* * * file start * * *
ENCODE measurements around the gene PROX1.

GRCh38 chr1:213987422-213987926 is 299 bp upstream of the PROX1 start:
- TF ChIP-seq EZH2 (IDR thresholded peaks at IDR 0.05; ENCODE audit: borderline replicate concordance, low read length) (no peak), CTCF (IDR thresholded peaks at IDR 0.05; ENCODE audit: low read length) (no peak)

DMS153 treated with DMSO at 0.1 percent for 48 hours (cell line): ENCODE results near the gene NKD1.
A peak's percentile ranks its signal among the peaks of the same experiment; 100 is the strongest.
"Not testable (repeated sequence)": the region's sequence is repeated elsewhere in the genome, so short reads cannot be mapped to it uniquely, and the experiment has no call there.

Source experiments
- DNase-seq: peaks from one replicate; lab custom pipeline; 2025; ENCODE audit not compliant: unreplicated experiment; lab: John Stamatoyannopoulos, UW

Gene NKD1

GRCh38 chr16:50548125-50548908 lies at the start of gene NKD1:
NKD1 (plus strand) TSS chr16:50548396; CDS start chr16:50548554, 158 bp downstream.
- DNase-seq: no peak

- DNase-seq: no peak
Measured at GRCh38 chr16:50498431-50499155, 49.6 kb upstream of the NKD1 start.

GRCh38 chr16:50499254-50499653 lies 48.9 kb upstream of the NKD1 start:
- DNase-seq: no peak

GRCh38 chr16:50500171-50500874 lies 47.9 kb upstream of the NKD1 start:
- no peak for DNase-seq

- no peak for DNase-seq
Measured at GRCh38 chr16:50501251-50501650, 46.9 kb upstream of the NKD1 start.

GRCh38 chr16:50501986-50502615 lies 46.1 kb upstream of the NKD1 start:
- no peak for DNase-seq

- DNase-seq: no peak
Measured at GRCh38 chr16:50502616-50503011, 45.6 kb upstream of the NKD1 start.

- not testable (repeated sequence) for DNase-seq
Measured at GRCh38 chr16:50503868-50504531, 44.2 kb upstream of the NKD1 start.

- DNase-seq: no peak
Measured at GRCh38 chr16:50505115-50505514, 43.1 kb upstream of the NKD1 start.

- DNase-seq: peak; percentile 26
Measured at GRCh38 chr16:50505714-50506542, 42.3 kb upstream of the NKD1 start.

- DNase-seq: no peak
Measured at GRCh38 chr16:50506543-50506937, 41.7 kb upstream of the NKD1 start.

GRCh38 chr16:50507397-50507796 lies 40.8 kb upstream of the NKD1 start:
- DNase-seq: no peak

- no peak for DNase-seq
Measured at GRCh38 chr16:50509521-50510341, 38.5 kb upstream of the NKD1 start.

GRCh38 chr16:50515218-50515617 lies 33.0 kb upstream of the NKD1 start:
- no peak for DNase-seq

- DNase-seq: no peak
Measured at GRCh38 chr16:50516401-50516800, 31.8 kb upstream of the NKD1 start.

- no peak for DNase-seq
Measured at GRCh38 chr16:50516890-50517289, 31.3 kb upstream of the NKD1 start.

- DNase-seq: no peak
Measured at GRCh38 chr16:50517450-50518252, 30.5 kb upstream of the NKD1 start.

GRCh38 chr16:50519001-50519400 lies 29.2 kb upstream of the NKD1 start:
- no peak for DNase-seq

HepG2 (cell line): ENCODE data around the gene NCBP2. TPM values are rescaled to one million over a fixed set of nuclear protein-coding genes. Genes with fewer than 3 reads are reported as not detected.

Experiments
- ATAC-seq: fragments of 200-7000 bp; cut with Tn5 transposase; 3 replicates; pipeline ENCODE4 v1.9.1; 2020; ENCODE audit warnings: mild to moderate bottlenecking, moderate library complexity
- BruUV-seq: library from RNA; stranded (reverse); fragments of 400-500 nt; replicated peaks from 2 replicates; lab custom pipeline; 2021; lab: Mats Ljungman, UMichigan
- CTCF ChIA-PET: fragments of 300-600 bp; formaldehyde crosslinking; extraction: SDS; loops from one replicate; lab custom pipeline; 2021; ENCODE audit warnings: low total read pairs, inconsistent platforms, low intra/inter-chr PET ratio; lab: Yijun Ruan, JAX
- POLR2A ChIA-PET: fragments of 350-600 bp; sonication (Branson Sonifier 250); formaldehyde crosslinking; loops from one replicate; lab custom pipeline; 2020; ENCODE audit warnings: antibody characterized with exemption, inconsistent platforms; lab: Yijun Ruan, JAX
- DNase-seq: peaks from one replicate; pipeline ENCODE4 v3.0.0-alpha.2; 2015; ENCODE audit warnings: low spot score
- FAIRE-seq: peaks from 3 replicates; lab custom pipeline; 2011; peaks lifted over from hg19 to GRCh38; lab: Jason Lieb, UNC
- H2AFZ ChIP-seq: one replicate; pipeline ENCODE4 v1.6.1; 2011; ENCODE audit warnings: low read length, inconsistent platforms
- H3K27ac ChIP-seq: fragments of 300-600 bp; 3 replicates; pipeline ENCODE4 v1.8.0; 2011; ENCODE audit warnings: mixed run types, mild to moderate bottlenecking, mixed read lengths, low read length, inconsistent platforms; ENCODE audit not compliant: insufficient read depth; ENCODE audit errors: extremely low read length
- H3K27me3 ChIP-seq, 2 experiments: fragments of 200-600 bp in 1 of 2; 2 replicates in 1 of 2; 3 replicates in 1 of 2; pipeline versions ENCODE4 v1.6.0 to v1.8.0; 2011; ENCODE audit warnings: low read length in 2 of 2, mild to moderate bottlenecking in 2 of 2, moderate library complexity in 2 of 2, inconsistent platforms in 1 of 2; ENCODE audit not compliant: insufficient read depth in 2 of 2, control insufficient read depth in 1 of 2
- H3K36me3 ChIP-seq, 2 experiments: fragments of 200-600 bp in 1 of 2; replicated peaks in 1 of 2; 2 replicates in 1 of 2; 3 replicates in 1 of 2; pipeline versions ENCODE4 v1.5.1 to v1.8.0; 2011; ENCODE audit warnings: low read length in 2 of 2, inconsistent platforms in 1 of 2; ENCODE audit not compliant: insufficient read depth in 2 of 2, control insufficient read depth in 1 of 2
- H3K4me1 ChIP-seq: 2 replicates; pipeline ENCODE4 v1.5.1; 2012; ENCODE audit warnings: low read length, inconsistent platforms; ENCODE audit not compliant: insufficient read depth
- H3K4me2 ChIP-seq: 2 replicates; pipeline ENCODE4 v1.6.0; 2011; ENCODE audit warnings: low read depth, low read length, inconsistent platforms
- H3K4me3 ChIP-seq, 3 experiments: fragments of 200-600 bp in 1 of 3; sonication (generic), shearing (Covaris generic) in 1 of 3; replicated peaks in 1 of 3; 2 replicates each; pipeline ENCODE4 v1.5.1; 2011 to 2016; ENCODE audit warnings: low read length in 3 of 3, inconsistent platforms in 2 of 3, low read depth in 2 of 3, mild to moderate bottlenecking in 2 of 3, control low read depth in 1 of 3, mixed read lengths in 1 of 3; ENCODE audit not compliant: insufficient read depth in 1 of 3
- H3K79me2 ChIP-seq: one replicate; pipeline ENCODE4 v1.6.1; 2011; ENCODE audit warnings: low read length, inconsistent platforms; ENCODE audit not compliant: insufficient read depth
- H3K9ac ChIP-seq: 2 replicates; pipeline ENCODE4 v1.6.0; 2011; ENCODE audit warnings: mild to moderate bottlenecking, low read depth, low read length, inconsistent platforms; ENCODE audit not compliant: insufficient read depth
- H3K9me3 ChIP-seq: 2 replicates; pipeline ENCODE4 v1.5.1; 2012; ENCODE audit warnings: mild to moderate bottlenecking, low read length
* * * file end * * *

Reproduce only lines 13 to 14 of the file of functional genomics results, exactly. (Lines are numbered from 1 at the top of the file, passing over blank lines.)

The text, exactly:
- DNase-seq: no peak
Measured at GRCh38 chr16:50498431-50499155, 49.6 kb upstream of the NKD1 start.